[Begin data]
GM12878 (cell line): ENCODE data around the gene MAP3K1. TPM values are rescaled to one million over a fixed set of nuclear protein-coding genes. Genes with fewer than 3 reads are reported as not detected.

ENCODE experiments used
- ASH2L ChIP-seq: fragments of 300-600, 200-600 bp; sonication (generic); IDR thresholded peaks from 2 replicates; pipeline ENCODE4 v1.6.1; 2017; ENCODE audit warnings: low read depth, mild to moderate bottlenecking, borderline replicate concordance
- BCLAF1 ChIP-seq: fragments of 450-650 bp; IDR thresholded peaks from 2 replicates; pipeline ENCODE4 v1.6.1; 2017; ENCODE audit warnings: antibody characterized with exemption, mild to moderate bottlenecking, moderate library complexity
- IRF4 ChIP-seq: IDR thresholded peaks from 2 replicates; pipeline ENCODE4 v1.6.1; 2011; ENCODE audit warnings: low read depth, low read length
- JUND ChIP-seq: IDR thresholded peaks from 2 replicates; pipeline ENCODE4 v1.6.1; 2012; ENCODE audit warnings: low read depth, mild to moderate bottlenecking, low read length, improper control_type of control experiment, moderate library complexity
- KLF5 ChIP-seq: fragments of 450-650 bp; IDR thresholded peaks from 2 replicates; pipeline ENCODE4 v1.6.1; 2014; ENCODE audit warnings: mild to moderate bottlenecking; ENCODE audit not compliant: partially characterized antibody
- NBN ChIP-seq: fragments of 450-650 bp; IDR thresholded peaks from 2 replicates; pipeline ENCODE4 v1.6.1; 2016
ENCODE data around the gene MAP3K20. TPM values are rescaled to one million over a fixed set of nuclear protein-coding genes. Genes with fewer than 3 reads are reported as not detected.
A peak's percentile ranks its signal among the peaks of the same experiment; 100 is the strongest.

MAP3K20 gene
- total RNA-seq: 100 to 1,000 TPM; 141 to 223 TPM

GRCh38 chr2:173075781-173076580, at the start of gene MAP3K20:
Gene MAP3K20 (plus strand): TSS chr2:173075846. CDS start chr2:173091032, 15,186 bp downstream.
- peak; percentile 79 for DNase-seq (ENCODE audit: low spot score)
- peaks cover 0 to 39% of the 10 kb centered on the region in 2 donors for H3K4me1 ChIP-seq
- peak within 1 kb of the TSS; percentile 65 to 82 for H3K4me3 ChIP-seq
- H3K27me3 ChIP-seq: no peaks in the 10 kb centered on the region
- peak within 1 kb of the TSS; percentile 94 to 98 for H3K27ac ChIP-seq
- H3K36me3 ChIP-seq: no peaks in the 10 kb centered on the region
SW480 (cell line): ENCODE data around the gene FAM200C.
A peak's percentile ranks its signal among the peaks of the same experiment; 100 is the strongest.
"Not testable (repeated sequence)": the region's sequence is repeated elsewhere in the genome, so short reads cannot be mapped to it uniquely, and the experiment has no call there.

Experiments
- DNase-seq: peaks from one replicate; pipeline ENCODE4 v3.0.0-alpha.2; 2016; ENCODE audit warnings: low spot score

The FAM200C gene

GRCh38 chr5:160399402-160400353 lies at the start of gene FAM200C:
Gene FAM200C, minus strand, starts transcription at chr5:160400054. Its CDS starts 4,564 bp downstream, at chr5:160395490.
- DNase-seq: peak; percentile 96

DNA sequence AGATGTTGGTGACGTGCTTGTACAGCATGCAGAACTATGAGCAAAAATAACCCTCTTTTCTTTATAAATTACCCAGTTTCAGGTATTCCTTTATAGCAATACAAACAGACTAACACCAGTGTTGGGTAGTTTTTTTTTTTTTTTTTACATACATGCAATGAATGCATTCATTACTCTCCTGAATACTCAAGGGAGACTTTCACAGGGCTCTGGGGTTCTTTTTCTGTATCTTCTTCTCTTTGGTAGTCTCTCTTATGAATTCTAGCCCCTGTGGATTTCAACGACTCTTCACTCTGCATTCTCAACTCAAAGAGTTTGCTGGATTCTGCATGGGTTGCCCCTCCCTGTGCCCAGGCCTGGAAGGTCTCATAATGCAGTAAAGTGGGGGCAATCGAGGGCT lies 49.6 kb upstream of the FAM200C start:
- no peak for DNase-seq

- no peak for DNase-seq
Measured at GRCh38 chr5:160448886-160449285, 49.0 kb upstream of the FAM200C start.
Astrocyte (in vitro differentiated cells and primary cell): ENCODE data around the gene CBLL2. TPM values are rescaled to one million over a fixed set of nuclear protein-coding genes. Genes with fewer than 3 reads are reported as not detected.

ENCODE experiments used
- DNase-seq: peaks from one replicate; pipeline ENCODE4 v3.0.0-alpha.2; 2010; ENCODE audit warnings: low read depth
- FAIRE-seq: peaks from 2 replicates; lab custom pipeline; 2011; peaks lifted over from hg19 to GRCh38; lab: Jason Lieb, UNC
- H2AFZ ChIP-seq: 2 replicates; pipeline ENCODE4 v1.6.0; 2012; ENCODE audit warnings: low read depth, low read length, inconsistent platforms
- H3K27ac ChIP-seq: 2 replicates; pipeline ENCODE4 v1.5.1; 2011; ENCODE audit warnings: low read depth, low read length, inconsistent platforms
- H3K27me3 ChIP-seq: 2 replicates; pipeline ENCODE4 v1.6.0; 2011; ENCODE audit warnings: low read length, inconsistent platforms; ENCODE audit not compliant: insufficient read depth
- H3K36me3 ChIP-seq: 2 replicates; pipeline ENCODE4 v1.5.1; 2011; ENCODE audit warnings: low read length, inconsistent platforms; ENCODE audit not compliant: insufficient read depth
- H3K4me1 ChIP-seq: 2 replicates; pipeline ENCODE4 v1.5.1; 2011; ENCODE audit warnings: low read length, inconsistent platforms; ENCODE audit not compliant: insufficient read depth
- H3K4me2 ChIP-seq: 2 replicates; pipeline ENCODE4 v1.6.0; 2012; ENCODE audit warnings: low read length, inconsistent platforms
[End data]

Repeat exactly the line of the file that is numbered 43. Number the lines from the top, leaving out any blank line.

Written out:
- H3K4me2 ChIP-seq: 2 replicates; pipeline ENCODE4 v1.6.0; 2012; ENCODE audit warnings: low read length, inconsistent platforms